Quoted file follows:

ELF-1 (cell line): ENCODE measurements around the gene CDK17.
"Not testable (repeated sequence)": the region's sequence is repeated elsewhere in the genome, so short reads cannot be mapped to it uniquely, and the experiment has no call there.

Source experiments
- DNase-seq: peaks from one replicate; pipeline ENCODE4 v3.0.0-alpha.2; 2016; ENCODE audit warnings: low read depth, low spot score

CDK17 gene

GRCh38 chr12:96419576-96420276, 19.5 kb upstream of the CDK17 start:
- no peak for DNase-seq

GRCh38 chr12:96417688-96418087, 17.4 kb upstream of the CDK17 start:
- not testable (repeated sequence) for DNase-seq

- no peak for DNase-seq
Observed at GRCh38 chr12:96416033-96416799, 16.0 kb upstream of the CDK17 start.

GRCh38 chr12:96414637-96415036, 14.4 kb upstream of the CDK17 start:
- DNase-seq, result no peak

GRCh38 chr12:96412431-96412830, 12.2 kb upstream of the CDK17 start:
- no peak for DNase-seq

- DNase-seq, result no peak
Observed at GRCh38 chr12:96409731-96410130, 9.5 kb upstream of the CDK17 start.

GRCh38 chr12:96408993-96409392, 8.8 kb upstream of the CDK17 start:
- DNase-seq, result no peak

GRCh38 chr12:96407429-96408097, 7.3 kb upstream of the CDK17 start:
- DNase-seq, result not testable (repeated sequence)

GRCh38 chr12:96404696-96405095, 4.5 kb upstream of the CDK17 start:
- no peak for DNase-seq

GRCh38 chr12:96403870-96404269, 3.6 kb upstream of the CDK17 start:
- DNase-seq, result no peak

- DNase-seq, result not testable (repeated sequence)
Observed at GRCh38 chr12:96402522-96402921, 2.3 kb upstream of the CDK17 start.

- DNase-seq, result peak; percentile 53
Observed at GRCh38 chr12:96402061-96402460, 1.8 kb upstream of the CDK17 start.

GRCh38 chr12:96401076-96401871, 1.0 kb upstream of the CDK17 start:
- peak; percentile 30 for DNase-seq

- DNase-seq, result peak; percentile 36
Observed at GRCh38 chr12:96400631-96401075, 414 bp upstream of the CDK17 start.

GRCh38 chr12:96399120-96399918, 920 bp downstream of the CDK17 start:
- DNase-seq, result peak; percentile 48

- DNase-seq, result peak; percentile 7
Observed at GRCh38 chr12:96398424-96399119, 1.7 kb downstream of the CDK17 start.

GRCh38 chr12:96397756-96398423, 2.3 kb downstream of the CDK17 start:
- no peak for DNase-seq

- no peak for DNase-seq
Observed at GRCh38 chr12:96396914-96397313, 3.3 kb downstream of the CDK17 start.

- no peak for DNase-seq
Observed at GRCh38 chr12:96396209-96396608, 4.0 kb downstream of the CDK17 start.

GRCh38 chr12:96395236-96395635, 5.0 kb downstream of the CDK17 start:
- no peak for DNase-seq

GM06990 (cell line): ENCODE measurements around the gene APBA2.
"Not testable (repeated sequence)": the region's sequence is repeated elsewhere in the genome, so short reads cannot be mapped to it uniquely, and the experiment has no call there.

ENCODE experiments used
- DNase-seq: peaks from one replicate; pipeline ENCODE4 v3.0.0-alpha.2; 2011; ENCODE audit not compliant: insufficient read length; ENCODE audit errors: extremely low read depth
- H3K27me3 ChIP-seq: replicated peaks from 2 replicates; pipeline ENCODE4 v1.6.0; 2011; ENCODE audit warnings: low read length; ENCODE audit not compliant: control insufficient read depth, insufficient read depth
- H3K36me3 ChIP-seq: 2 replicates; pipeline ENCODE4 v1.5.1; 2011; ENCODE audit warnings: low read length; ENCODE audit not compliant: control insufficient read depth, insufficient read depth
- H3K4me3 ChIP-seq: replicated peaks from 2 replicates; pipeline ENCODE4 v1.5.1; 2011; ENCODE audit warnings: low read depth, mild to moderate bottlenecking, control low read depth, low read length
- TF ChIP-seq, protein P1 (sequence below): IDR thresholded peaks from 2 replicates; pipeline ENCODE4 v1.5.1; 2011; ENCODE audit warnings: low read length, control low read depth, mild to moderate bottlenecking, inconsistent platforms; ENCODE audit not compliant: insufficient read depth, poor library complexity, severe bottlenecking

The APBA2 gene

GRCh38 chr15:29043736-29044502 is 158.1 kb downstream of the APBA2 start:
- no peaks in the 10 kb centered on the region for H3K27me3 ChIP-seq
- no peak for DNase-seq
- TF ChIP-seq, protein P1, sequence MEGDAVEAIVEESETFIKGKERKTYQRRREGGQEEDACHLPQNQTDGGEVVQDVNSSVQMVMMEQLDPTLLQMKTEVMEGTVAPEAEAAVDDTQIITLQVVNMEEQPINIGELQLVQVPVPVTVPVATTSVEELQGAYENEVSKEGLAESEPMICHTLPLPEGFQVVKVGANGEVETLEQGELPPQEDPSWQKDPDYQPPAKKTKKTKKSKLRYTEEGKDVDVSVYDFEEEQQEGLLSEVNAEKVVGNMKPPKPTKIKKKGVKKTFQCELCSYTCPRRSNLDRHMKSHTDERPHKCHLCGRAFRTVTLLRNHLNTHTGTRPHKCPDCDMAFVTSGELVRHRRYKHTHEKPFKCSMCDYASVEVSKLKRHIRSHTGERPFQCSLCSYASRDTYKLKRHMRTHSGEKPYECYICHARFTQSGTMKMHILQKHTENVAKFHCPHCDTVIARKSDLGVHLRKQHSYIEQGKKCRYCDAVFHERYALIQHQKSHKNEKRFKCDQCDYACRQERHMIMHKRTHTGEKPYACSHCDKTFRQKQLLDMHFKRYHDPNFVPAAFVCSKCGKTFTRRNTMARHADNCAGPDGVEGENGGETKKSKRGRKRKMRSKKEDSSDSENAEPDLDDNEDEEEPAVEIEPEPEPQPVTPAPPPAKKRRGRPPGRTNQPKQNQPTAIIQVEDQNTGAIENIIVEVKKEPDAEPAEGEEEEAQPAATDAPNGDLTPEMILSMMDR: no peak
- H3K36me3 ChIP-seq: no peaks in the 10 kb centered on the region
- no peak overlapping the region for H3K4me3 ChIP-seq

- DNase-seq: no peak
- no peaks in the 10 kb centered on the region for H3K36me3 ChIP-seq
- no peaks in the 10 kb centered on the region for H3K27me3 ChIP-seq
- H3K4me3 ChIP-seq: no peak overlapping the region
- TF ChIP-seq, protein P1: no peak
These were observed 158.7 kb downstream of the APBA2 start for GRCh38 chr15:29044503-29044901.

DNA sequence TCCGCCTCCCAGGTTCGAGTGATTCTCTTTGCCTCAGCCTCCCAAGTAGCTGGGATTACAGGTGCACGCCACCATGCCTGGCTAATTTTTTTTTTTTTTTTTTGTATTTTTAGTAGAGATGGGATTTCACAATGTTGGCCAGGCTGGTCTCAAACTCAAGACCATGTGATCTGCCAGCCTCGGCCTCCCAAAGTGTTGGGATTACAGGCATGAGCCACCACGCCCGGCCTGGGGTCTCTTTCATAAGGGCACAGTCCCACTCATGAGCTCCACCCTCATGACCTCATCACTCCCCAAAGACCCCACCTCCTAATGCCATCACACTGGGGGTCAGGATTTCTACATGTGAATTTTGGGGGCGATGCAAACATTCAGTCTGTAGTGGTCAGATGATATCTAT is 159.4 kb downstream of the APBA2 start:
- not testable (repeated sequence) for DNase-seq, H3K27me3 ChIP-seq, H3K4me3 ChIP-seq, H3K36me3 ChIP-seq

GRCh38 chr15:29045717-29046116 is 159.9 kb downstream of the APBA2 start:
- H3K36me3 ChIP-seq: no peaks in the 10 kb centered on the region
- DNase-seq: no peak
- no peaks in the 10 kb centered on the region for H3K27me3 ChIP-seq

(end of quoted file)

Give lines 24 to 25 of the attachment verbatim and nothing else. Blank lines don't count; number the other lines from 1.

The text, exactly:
GRCh38 chr12:96403870-96404269, 3.6 kb upstream of the CDK17 start:
- DNase-seq, result no peak